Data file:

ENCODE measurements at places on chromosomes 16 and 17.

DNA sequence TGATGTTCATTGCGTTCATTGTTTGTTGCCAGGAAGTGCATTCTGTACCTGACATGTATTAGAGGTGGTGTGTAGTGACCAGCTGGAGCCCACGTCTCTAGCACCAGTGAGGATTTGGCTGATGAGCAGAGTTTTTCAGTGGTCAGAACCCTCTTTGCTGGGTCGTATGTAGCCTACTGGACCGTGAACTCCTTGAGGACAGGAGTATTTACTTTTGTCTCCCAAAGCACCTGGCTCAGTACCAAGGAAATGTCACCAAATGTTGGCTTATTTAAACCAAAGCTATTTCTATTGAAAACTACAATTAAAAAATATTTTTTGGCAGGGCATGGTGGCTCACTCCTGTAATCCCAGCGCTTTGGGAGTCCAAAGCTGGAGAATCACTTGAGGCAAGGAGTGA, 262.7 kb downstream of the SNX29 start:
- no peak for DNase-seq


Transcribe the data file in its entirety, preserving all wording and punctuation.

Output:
ENCODE measurements at places on chromosomes 16 and 17.

DNA sequence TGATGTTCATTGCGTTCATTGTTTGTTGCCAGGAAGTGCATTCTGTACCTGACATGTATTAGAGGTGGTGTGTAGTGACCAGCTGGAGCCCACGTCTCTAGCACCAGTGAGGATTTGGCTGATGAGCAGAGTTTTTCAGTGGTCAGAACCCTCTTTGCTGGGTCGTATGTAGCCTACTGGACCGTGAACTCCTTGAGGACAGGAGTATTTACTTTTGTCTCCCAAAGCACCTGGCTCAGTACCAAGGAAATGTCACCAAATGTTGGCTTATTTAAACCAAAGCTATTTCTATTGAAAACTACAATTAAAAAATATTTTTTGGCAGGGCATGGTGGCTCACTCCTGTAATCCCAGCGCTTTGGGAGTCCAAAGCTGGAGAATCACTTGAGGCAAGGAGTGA, 262.7 kb downstream of the SNX29 start:
- no peak for DNase-seq